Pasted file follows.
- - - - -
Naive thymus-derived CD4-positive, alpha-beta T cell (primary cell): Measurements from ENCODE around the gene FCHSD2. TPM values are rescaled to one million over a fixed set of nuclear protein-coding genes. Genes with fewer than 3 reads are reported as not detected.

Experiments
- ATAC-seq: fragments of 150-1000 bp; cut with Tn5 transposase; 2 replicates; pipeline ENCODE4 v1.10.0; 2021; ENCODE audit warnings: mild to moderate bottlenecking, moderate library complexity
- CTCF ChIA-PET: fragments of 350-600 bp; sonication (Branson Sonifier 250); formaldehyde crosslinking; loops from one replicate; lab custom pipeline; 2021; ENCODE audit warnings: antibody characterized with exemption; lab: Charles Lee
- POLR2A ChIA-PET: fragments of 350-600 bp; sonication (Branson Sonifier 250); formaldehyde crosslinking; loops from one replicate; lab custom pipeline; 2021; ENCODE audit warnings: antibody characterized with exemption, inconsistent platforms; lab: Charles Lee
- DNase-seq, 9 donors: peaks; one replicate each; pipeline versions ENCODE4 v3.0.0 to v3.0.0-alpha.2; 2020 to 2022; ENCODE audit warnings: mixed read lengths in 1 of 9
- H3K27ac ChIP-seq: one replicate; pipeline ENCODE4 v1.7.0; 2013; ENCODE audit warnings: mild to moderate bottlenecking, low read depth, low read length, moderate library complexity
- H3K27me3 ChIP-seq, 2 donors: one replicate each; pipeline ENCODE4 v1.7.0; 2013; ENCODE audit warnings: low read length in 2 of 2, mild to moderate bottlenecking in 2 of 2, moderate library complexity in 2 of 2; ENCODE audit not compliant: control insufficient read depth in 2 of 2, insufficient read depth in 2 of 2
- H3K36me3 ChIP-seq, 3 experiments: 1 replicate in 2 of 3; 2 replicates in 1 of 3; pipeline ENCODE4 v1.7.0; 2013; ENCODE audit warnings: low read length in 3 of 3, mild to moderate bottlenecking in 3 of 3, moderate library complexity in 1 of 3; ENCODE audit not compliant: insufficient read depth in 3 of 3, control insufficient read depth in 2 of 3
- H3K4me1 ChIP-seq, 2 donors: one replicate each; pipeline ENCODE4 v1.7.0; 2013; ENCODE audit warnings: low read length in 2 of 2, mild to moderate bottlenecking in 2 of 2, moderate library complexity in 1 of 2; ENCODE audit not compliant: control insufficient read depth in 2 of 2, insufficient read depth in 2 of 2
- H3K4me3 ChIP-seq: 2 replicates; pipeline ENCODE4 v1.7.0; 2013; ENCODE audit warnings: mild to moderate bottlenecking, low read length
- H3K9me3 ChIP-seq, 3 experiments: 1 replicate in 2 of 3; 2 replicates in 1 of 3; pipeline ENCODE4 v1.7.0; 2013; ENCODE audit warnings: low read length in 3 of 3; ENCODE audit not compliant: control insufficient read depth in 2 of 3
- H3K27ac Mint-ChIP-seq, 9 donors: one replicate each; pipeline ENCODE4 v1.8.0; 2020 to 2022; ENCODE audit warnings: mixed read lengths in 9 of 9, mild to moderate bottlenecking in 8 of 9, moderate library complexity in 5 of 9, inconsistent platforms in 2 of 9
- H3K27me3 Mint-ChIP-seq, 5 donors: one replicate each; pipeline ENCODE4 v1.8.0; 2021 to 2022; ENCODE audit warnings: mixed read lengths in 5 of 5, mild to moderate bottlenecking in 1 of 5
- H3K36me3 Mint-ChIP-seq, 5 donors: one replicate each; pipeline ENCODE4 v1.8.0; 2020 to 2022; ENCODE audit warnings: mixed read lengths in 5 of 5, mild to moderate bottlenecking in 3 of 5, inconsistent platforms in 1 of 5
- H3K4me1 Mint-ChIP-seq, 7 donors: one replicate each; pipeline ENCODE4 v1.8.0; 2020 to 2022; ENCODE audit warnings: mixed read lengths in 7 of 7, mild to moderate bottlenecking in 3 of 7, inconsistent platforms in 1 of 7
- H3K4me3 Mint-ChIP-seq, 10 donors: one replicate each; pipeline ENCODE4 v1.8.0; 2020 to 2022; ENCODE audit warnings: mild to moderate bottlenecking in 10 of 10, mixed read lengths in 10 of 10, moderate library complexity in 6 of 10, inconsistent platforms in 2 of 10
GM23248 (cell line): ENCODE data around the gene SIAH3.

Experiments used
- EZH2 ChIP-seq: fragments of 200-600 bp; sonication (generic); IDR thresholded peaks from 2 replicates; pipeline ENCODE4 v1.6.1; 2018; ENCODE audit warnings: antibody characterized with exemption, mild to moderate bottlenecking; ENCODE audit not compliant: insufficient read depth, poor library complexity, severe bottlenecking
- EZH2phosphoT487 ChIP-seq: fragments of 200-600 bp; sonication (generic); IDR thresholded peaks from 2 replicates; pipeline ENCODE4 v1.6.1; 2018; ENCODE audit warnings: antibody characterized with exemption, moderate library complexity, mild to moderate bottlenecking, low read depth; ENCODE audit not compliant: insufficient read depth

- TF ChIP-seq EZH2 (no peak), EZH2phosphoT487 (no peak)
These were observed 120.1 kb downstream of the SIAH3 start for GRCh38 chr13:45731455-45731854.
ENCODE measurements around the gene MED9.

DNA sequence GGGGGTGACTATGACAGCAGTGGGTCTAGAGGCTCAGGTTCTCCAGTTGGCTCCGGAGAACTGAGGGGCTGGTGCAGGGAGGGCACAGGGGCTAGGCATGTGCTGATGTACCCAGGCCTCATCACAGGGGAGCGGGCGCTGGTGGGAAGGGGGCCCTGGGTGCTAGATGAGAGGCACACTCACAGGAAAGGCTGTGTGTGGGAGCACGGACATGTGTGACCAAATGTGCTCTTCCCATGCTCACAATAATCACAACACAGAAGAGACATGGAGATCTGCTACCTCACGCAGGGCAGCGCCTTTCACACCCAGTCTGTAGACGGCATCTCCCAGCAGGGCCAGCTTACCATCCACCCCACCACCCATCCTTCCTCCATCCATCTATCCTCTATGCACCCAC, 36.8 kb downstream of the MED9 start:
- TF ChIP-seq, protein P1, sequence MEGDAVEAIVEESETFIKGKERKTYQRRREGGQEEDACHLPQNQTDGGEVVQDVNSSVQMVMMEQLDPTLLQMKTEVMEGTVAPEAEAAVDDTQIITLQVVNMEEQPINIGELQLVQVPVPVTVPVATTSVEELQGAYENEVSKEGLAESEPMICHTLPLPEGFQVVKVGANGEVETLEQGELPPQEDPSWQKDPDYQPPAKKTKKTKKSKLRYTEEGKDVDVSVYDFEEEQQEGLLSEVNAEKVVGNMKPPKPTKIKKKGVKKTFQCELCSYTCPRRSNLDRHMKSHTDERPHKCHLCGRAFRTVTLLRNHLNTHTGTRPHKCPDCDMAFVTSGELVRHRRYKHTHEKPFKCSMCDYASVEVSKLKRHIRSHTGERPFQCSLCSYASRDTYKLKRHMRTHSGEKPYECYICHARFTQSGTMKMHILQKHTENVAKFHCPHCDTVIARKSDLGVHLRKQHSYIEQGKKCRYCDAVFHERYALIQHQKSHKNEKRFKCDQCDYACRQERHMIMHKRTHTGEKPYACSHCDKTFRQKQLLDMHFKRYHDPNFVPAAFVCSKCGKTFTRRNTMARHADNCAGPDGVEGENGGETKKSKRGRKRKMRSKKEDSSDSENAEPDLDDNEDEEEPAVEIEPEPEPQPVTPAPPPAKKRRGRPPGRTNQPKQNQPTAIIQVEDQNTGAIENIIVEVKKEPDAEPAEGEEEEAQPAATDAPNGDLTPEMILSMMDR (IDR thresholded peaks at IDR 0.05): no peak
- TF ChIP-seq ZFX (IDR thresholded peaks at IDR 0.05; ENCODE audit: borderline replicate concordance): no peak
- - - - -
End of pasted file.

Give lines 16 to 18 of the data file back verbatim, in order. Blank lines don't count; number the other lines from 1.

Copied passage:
- H3K4me1 Mint-ChIP-seq, 7 donors: one replicate each; pipeline ENCODE4 v1.8.0; 2020 to 2022; ENCODE audit warnings: mixed read lengths in 7 of 7, mild to moderate bottlenecking in 3 of 7, inconsistent platforms in 1 of 7
- H3K4me3 Mint-ChIP-seq, 10 donors: one replicate each; pipeline ENCODE4 v1.8.0; 2020 to 2022; ENCODE audit warnings: mild to moderate bottlenecking in 10 of 10, mixed read lengths in 10 of 10, moderate library complexity in 6 of 10, inconsistent platforms in 2 of 10
GM23248 (cell line): ENCODE data around the gene SIAH3.